CAIRO (Reuters) - An Egyptian court on Monday banned a pro-democracy movement that helped ignite the uprising that toppled autocrat Hosni Mubarak in 2011, tightening a crackdown on dissent a month ahead of a presidential election the former army chief is expected to win.
The Cairo court was ruling on a private lawsuit brought by a lawyer who alleged the April 6 movement had conspired against Egypt to serve "foreign parties" and staged protests that had "insulted national security" and damaged the economy.
April 6 was one of the youth protest movements that harnessed social media to bring people into the streets for the historic January 25, 2011 protests that led to Mubarak's downfall at the height of the "Arab Spring" uprisings.
It also took part in protests that led to the army overthrow of Islamist president Mohamed Mursi in July last year but has since mobilized opposition to the military-backed government, rallying against a law that tightly restricts street activism.
The "Cairo Court for Urgent Matters" that issued Monday's ruling was the same body that last year banned the Muslim Brotherhood, the Islamist movement that propelled Mursi to the presidency in a 2012 election.
Western governments have expressed concern about the Egyptian government's repressive policies since he was ousted but there has been little sign of meaningful pressure.
In an official document released after the ruling, the court did not comment on the specific accusations made against April 6 by the lawyer, Ashraf Saeed. But it said the issues raised represented a "real danger".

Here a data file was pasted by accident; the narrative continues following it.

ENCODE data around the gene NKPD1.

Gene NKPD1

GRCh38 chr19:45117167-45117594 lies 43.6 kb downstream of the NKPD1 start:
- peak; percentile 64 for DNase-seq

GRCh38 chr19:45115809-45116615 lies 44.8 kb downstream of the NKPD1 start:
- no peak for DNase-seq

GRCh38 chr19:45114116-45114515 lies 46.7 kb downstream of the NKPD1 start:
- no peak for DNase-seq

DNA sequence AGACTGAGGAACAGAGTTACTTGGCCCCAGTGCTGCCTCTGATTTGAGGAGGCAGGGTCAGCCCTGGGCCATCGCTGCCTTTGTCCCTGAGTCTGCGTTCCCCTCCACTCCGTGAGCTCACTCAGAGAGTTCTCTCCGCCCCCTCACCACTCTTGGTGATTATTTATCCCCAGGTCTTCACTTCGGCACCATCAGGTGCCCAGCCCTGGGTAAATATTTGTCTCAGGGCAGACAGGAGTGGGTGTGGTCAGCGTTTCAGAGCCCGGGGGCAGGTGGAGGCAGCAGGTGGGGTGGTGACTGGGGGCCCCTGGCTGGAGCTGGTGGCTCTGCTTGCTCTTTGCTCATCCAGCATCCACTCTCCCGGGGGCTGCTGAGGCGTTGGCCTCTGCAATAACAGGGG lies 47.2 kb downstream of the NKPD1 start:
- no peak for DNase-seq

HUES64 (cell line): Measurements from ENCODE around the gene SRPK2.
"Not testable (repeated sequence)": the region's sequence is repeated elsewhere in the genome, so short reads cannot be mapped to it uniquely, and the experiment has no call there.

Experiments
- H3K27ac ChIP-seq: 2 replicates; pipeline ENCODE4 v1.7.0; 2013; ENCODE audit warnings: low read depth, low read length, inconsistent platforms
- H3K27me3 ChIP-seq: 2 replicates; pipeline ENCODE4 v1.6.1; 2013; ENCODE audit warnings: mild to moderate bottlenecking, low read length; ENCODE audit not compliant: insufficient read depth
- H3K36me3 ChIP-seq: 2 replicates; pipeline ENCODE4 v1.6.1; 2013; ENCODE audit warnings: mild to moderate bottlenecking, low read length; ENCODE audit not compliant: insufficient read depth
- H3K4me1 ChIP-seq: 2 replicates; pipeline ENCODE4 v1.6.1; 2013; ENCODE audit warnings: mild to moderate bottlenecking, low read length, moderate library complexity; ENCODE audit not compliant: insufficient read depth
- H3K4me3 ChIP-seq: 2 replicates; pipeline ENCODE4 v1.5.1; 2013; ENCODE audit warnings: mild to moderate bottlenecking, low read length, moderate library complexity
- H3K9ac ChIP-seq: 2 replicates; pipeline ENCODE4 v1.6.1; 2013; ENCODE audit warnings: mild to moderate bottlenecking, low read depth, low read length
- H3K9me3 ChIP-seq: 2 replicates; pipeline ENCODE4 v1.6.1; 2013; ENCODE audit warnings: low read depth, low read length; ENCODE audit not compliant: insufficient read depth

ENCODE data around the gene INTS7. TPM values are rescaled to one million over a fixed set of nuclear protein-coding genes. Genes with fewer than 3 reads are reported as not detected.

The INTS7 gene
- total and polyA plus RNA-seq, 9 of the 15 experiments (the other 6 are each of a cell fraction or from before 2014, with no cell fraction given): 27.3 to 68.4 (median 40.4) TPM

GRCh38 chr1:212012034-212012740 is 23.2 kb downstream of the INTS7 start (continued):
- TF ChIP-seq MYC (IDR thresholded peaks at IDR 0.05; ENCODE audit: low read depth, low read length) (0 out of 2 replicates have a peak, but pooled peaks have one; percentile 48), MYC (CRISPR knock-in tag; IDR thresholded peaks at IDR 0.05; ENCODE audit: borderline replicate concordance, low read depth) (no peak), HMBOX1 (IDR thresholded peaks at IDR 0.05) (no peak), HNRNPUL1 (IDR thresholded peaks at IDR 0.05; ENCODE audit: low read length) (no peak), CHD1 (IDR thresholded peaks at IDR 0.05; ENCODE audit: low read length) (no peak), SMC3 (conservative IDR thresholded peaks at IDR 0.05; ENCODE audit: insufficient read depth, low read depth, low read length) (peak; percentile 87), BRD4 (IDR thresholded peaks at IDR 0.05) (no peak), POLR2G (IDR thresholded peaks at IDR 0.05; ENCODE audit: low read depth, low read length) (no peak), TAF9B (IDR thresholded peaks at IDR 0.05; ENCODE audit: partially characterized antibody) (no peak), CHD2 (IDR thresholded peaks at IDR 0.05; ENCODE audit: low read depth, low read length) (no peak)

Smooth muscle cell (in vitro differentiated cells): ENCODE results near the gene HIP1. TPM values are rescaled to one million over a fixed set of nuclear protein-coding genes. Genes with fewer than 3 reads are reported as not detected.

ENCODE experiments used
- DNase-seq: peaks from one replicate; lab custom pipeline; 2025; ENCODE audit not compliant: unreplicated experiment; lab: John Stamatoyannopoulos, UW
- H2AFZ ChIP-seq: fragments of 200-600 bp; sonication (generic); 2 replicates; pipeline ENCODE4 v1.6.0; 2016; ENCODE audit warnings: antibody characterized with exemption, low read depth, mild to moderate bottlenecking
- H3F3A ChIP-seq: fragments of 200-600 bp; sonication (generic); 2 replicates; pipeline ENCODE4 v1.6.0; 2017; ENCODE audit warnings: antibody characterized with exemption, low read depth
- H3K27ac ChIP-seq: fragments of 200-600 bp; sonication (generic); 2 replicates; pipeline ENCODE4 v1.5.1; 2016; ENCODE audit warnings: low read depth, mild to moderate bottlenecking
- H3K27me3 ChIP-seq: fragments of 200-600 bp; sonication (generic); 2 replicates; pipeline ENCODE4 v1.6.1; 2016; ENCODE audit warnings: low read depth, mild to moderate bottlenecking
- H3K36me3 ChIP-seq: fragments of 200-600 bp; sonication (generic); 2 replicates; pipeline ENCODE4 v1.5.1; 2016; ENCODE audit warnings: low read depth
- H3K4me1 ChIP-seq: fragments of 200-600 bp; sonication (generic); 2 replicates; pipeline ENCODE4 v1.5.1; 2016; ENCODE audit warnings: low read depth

"It is necessary to immunize the country from this danger," it said.
The lawyer had also accused April 6 of seeking protection from the United States, using media to cause "anarchy" and attacking security institutions - a reference to the storming of the headquarters of Egypt's domestic spying agency in 2011.
In December, three leading members of April 6 - Ahmed Maher, Mohamed Adel and Ahmed Douma - were sentenced to three years in prison on charges including protesting illegally. Their appeals were rejected.
"We will continue our activities and we will state our opinion as we wish," April 6 said in a statement.
In a separate ruling on Monday, a court handed down a death sentence on the leader of the Muslim Brotherhood and 682 supporters.
Abdel Fattah al-Sisi, the general who toppled Mursi, is expected to easily win the presidential election to be held on May 26-27.
(Writing by Tom Perry; Editing by Michael Georgy and Angus MacSwan)